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Contact: Lynn Cullivan, 415-561-7006
Contact: Alexandra Picavet, 415-786-8021
Contact: Tom Leatherman, 925-838-0249 x6301
San Francisco, CA –A new National Park Service (NPS) report shows that the 24,513,179 visitors to National Park Service sites in the San Francisco Bay Area during 2014 spent $719,613.900 in surrounding communities as part of those visits. That spending supported more than 9,200 local jobs associated with the parks, and had a cumulative benefit to local economies of $872,138,900.
The San Francisco Bay Area has ten parks: Eugene O'Neill National Historic Site, Fort Point National Historic Site, Golden Gate National Recreation Area, John Muir National Historic Site, Juan Bautista de Anza National Historic Trail, Muir Woods National Monument, Point Reyes National Seashore, Port Chicago Naval Magazine National Memorial, Rosie the Riveter WWII Home Front National Historical Park, and San Francisco Maritime National Historical Park.
"The National Park Service welcomes visitors from across the country and around the world," said San Francisco Maritime National Historical Park Superintendent Kevin Hendricks. "We are delighted to share the special stories and themes of each NPS site, and offer a wide variety of recreational and learning experiences for folks of all ages. National park tourism is a significant driver in the national economy, returning $10 for every $1 invested in the National Park Service, and it's a big factor in local economies as well. We appreciate the partnership and support of our neighbors and are glad to be able to give back by helping to sustain local communities while preserving and celebrating the Bay Area's rich cultural heritage and spectacular natural resources."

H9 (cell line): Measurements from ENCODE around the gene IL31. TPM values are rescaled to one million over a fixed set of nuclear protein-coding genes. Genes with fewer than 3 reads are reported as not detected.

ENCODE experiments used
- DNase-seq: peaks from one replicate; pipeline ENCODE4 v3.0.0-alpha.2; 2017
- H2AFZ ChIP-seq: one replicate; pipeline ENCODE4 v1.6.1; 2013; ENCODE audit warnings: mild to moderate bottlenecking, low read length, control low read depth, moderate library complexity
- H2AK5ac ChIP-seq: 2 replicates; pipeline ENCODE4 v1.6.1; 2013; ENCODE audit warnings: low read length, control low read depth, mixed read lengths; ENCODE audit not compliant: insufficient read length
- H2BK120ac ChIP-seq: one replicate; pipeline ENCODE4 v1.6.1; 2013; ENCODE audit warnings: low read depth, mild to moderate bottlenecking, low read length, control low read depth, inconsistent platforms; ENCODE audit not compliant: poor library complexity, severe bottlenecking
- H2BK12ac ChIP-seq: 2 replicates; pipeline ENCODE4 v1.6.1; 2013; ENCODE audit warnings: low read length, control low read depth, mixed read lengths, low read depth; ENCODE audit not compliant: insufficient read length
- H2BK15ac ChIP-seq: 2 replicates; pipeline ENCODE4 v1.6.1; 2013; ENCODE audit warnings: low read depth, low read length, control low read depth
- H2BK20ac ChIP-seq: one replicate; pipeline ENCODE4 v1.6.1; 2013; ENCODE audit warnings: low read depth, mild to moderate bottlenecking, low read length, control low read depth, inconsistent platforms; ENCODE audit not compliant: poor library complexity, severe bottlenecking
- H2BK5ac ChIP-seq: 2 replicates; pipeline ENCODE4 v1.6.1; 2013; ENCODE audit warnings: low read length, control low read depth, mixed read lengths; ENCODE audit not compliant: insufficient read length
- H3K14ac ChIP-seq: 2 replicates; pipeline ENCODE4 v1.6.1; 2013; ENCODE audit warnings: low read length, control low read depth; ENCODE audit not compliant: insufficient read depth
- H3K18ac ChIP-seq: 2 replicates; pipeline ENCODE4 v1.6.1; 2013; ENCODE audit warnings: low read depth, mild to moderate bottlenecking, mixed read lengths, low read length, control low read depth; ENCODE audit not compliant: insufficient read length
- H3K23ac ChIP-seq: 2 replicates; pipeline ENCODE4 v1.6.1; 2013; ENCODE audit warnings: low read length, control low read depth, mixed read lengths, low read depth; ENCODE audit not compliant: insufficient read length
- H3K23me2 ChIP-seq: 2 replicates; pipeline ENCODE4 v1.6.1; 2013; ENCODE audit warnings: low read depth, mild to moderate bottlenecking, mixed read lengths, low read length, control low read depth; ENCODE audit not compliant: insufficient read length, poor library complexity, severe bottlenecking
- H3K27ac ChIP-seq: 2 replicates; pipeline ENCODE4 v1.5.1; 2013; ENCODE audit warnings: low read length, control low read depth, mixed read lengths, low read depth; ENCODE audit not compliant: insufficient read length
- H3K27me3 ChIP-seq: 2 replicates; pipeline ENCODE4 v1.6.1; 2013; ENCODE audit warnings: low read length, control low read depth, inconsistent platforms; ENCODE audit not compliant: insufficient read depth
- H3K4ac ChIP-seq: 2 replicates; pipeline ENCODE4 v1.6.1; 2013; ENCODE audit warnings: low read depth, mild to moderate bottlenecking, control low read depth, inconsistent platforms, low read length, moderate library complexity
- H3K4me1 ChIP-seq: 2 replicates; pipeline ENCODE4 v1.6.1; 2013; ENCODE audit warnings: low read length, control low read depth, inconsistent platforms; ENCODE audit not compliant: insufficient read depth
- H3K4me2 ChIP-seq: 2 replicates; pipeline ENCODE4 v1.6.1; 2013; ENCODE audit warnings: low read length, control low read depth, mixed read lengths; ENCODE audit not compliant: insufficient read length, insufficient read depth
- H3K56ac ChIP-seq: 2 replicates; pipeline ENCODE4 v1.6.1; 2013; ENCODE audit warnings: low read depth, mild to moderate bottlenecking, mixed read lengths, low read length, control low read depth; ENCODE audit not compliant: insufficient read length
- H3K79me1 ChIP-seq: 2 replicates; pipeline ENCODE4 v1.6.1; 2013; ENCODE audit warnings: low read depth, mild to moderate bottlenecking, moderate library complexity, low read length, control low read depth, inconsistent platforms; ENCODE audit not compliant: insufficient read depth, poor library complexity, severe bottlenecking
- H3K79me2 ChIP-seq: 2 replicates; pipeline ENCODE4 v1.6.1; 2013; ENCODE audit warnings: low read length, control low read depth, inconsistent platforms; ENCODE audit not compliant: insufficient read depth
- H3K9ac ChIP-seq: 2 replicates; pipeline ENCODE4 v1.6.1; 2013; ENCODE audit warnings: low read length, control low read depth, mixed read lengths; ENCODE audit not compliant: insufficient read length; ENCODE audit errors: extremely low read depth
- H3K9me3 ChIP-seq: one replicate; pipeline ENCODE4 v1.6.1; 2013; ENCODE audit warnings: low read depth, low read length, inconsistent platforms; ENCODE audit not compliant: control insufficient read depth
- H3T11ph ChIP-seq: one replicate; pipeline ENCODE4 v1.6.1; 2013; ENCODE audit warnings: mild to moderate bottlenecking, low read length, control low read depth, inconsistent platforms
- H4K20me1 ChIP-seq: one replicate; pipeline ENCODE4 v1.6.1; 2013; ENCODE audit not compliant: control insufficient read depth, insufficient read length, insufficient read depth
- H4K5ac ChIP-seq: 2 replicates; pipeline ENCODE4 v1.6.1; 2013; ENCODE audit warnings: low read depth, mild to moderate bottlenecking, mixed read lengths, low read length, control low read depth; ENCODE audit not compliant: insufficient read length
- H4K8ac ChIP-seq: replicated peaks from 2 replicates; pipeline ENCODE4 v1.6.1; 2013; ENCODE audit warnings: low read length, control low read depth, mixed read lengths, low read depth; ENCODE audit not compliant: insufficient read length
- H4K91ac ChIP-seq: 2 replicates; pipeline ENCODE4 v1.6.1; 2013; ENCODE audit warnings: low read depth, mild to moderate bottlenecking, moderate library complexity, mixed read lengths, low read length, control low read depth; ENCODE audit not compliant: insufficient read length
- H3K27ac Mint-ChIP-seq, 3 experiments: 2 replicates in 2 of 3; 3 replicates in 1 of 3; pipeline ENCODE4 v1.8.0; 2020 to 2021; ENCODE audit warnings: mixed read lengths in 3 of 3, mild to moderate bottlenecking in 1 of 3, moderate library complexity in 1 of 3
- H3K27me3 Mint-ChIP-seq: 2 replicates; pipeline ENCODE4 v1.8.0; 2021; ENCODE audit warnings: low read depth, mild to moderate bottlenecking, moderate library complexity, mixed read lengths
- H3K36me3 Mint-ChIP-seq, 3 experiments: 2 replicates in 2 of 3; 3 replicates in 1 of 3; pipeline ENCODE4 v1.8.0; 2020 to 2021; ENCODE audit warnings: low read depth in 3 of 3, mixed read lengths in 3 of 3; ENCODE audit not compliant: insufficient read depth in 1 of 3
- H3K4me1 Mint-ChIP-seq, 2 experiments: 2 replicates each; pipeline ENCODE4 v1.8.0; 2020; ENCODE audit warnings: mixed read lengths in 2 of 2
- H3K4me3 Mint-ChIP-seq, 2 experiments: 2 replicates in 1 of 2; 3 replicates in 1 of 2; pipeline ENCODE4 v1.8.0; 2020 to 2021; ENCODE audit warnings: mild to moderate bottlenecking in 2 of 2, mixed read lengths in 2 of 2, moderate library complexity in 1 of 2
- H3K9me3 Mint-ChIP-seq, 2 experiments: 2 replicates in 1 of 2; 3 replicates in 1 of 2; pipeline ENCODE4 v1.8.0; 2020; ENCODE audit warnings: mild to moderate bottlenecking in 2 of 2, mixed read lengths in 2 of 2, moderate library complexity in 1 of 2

The peer-reviewed visitor spending analysis was conducted by U.S. Geological Survey economists Catherine Cullinane Thomas and Christopher Huber and National Park Service economist Lynne Koontz. The report shows $15.7 billion of direct spending by 292.8 million park visitors in communities within 60 miles of a national park. This spending supported 277,000 jobs nationally;235,600 of those jobs are found in these gateway communities. The cumulative benefit to the U.S. economy was $29.7 billion.
According to the 2014 report, most park visitor spending was for lodging (30.6 percent) followed by food and beverages (20.3 percent), gas and oil (11.9 percent), admissions and fees (10.2 percent) and souvenirs and other expenses (9.9 percent).
To download the report visithttps://www.nature.nps.gov/
The report includes information for visitor spending at individual parks and by state.
To learn more about national parks in California and how the National Park Service works with California communities to help preserve local history, conserve the environment, and provide outdoor recreation, go towww.nps.gov/california.